From Human Rights Watch:

The Houthi and forces loyal to Yemen’s former President Saleh have been using banned antipersonnel landmines in at least 6 governorates since March of 2015. The use of these mines has caused civilian casualties and is hindering the return of displaced families to their homes.

Human Rights Watch researchers visited the southern port city of Aden in early 2017, and interviewed and collected data from mine clearance experts, local security officials, landmine victims, and activists, and interviewed victims and activists in other governorates by phone. Human Rights Watch investigated 10 incidents where landmines laid by Houthi-Saleh forces in Sanaa, Marib, Aden, and Taizz governorates exploded, killing two people and wounding eight.

According to information from the Center for Prosthetic Limbs and Physiotherapy in Aden, 24 people have lost limbs due to landmines. And in Taiz governorate between May 2015 and April 2016, at least 18 people were killed and another 39 injured in landmine explosions.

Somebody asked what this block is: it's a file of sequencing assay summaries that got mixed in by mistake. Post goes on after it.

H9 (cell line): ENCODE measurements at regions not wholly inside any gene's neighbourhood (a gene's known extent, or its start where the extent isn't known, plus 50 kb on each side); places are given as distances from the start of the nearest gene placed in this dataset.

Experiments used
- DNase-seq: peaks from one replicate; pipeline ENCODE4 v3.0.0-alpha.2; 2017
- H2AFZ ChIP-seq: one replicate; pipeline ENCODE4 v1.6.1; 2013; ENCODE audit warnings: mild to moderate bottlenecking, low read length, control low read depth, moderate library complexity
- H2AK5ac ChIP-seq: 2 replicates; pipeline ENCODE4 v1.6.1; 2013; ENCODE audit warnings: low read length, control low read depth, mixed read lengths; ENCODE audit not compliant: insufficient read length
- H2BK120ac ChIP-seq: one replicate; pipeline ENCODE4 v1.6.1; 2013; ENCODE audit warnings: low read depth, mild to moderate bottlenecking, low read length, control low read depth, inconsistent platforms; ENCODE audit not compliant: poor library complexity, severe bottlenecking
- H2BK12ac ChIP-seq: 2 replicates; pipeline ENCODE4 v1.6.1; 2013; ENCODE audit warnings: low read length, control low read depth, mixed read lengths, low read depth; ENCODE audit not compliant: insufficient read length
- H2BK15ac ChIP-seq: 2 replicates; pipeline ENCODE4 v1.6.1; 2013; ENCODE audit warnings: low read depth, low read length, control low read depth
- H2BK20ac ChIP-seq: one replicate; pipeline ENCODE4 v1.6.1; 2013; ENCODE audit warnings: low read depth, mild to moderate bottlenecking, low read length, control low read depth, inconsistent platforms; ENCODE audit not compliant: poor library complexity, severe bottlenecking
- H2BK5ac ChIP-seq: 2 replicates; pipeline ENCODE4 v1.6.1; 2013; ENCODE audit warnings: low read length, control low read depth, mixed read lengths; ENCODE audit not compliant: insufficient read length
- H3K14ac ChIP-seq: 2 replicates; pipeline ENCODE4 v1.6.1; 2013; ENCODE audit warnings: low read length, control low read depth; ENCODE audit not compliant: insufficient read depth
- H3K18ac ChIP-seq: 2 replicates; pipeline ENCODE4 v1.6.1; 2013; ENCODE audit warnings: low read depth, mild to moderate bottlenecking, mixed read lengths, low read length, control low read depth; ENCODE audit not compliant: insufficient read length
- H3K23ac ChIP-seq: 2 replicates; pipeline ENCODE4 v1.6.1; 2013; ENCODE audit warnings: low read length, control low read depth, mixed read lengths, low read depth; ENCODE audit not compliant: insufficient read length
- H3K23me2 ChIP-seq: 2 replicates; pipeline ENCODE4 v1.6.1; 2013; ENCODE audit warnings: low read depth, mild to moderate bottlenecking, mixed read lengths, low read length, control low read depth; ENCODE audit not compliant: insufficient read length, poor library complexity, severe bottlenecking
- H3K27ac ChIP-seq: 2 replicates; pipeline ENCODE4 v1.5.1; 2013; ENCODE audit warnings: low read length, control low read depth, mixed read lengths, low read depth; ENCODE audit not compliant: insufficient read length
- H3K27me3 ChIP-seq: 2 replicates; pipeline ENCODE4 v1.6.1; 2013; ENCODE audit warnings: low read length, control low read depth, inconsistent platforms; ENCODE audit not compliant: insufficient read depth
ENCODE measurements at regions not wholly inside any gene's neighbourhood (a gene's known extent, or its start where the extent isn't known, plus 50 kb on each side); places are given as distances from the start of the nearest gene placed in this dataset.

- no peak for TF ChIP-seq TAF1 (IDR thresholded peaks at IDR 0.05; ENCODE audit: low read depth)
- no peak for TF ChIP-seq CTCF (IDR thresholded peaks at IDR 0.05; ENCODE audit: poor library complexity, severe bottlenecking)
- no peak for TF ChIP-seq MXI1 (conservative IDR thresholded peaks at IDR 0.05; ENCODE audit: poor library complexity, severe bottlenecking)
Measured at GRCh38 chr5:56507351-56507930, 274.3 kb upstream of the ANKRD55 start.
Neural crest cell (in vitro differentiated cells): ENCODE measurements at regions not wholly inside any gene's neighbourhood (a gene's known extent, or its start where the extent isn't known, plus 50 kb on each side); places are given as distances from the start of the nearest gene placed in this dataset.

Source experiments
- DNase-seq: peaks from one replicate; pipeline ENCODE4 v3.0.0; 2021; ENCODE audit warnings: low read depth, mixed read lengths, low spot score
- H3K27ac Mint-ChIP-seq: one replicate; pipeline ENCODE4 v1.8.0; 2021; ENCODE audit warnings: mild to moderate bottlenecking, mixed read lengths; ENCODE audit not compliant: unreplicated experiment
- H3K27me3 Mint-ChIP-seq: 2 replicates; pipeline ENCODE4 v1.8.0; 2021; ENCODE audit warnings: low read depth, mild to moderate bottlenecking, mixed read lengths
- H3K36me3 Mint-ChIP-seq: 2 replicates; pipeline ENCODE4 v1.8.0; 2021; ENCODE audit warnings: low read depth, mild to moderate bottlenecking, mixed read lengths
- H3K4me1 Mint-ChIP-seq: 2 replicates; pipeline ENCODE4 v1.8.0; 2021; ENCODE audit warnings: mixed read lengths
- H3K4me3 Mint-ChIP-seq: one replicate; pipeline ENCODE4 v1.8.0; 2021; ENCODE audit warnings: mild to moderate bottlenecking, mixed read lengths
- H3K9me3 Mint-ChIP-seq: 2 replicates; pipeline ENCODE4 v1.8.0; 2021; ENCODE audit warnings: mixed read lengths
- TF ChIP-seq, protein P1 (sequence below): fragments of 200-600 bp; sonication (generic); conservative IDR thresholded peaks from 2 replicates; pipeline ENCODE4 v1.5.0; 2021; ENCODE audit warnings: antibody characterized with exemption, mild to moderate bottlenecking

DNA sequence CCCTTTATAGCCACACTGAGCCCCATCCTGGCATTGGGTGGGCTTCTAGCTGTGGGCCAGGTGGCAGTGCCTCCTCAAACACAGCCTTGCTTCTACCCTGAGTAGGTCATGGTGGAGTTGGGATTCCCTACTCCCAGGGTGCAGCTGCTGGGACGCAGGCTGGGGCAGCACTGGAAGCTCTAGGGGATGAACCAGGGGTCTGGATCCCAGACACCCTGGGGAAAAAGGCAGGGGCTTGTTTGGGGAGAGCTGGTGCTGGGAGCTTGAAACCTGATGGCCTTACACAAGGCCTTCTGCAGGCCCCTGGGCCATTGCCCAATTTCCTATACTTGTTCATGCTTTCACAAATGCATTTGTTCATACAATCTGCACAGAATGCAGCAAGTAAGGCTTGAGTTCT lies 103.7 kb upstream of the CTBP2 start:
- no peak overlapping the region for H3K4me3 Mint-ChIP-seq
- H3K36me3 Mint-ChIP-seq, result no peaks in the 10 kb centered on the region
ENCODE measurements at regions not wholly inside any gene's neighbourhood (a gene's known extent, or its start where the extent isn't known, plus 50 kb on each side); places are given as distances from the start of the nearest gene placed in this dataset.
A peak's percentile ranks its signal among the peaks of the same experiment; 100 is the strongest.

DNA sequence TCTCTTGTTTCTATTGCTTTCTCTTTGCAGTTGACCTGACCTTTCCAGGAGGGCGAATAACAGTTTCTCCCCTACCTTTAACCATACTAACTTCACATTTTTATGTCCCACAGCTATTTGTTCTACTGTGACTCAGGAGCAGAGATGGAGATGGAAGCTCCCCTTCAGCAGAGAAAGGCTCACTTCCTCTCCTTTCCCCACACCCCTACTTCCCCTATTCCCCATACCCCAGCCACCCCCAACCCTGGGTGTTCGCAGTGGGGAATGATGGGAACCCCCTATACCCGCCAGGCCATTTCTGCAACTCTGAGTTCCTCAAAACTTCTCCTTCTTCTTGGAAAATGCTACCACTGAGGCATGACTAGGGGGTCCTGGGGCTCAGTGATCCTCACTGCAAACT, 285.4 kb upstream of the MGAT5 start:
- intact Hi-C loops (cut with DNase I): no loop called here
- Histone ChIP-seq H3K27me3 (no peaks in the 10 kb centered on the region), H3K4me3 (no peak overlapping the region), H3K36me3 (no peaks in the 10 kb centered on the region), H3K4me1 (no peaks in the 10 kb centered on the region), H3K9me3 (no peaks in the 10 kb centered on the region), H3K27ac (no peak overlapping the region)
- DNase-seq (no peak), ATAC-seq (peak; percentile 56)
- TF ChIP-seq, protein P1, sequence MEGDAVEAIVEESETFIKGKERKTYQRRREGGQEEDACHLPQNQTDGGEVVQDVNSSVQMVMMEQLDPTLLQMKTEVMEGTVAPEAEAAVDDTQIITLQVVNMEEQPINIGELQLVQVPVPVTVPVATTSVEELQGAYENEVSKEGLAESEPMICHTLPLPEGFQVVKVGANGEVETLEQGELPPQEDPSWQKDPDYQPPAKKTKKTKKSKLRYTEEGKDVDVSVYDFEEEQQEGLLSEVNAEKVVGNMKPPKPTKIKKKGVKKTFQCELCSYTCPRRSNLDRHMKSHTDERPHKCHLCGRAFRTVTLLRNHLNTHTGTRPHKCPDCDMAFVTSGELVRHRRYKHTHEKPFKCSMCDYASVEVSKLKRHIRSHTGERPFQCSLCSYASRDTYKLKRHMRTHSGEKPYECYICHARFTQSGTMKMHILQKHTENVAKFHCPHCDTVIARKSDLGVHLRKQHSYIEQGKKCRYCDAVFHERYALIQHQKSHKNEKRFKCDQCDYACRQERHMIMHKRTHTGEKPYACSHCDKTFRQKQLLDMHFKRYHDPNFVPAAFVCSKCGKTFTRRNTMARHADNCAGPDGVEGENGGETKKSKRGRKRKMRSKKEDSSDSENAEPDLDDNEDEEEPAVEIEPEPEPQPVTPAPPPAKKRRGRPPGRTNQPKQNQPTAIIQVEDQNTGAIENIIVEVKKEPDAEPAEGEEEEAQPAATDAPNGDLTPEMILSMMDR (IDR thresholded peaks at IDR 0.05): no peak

Human Rights Watch is asking they stop using these mines immediately because they are violating the laws of war and those involved are committing war crimes. They need to observe the 1997 Mine Ban Treaty, which was ratified by Yemen in 1998.

For more information on landmines and the 1997 Mine Ban Treaty, see the-monitor.org (Landmine & Cluster Munition Monitor).

Antipersonnel landmines are explosive devices designed to injure or kill people. They can lie dormant for years and even decades under, on, or near the ground until a person or animal triggers their detonating mechanism.

Article 2.1 of the Mine Ban Treaty defines an antipersonnel mine as: “a mine designed to be exploded by the presence, proximity or contact of a person and that will incapacitate, injure or kill one or more persons.” This means that the treaty bans the use of mines which are victim-activated, while the use of some mines in “command-detonated” mode (meaning operated by remote control) is allowed under the treaty.

Yemen’s army admits that this is a huge problem and that they are struggling to find the landmines. Soldiers are trying to clear them by hand because they do not have enough equipment.

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